To truly enjoy gourmet teas, we must first learn how to spot them. There are several different tastes that you can look for or spot, just like you can with fine wine. First, there is Astringency. This should not be confused with bitterness. The dry refreshing and thirst quenching properties of some gourmet teas can be considered astringent. If tea has a biscuity taste, you may say that the tea tastes like it is fresh out of the oven or tainted with a malted flavor with texture. If the flavor resembles your favorite citrus or if it tastes fruity or like a flower, this would be classified as a flavorful tea. Some examples of these tastes includes orange, lemon, raspberry, mango or flowery flavors such as jasmine, rosebuds or lavender. If the gourmet tea has a multitude of tastes hitting you at different points of the sampling, this may be considered a complex or dramatic flavor. Perhaps it begins as sweet, finishes as tart and leaves an astringent aftertaste. The strength of the tea is self explanatory and can come from steeping times, methods or the type of tea used. It is unusual for tea bags to make it to the gourmet tea category, generally because loose leaf teas offer a stronger flavor. An acquired taste would be that of vegetal teas, ones that create a unique whisper of grassy herbal flavors.
True gourmet tea touches more than just the taste buds. Our sense of touch can be used to enhance the full benefit of gourmet teas. Different teas have a different perfect temperature for brewing. When touching the water, a good baseline is to think about our normal body temperature which is about 98F. Once we can touch a teapot and know that it is 98F, we can adjust the water temperature without our handy thermometer. Once we know about our gourmet teas and the ideal steeping temperature for each, we can adjust up or down based on the feel of the pot. Additionally, we can use our sense of touch to examine our gourmet tea leaves before and after brewing. Eventually, you will be able to discern between grades of teas by simply touching them. The end result will also be an enhanced experience overall once you involve all of your senses in your gourmet event.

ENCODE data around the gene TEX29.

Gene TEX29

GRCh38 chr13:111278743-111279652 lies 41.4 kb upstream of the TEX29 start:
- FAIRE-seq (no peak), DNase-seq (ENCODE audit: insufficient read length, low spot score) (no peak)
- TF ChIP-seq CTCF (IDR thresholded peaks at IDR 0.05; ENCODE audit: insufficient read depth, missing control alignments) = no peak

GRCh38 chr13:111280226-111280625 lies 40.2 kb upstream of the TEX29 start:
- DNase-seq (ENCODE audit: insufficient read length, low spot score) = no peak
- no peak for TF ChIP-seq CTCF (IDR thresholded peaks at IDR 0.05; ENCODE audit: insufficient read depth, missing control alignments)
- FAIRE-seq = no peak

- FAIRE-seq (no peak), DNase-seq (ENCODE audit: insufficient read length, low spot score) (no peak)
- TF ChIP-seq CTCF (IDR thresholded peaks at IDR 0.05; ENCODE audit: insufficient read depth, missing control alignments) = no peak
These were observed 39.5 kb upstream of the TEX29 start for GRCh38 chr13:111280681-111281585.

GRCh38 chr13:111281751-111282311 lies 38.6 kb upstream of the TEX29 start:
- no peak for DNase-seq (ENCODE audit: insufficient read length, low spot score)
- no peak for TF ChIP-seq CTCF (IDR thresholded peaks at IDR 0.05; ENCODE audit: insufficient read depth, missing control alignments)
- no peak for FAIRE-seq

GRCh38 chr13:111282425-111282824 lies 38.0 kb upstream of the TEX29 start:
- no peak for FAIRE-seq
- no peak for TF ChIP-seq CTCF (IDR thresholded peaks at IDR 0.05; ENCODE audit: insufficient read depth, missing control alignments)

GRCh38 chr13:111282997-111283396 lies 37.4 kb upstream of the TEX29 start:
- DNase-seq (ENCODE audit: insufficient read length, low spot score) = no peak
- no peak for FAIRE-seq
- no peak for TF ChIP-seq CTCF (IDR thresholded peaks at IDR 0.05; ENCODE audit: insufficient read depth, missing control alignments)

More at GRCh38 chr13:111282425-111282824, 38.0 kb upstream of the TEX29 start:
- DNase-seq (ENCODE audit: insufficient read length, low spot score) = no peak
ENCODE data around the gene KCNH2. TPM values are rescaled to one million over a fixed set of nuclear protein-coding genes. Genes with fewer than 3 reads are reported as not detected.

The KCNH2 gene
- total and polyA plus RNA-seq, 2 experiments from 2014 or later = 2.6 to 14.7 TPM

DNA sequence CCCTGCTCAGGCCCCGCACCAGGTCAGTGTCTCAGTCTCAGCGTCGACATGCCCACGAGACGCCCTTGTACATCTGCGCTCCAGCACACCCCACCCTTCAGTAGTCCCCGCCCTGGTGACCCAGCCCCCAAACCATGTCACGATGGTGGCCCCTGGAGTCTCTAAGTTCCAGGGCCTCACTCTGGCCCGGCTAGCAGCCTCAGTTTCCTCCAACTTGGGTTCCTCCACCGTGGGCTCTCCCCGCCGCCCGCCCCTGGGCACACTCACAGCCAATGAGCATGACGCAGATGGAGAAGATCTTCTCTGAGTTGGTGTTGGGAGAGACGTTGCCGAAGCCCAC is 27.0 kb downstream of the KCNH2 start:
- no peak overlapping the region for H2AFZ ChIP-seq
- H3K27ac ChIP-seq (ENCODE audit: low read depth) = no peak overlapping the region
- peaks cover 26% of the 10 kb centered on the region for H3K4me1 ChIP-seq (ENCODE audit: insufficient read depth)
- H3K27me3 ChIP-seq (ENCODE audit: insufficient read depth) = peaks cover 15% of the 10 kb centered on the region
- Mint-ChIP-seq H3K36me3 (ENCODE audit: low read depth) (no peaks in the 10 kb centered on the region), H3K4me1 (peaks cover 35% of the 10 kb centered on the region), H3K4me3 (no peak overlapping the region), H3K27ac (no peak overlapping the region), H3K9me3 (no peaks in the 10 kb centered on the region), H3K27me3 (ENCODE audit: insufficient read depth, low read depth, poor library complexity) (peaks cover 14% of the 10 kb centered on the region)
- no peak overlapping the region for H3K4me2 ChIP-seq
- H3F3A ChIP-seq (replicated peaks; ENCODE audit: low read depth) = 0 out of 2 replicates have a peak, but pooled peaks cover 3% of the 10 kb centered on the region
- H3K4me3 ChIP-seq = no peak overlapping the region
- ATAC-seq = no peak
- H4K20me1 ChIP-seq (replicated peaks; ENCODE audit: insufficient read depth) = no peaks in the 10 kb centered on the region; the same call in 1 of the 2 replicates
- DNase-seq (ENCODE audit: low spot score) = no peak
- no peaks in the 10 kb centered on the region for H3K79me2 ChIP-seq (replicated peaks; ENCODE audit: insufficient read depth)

There are over 2500 varieties of tea. The farmer, soil, and weather conditions alter the end result which winds up into five major categories. White, green, oolong, black and pu-erh teas is where all teas deriving from the tea plant will fall. Teas deriving from herbs and flowers other than the tea plant are considered tisanes and aren't usually considered tea by tea connoisseurs. With that said, these teas have strong health properties and medicinal uses that are widely used and enjoyed. These teas can still be placed in the gourmet realm. True tea however comes from the evergreen shrub, Camellia Sinensis, which generally grows in mountainous regions. It is from here that tea is divided into it's different categories. As a rule, it is the size of the tea leaf and method for curing that turns ordinary tea into a gourmet tea variety. While loose leaf teas are always of better quality and certainly falls into the gourmet tea category quicker than bagged tea, some manufacturers have recently produced a silky larger bag that holds larger tea leaves. Teas to avoid are bagged teas that contain a lot of small pieces or even tea dust.
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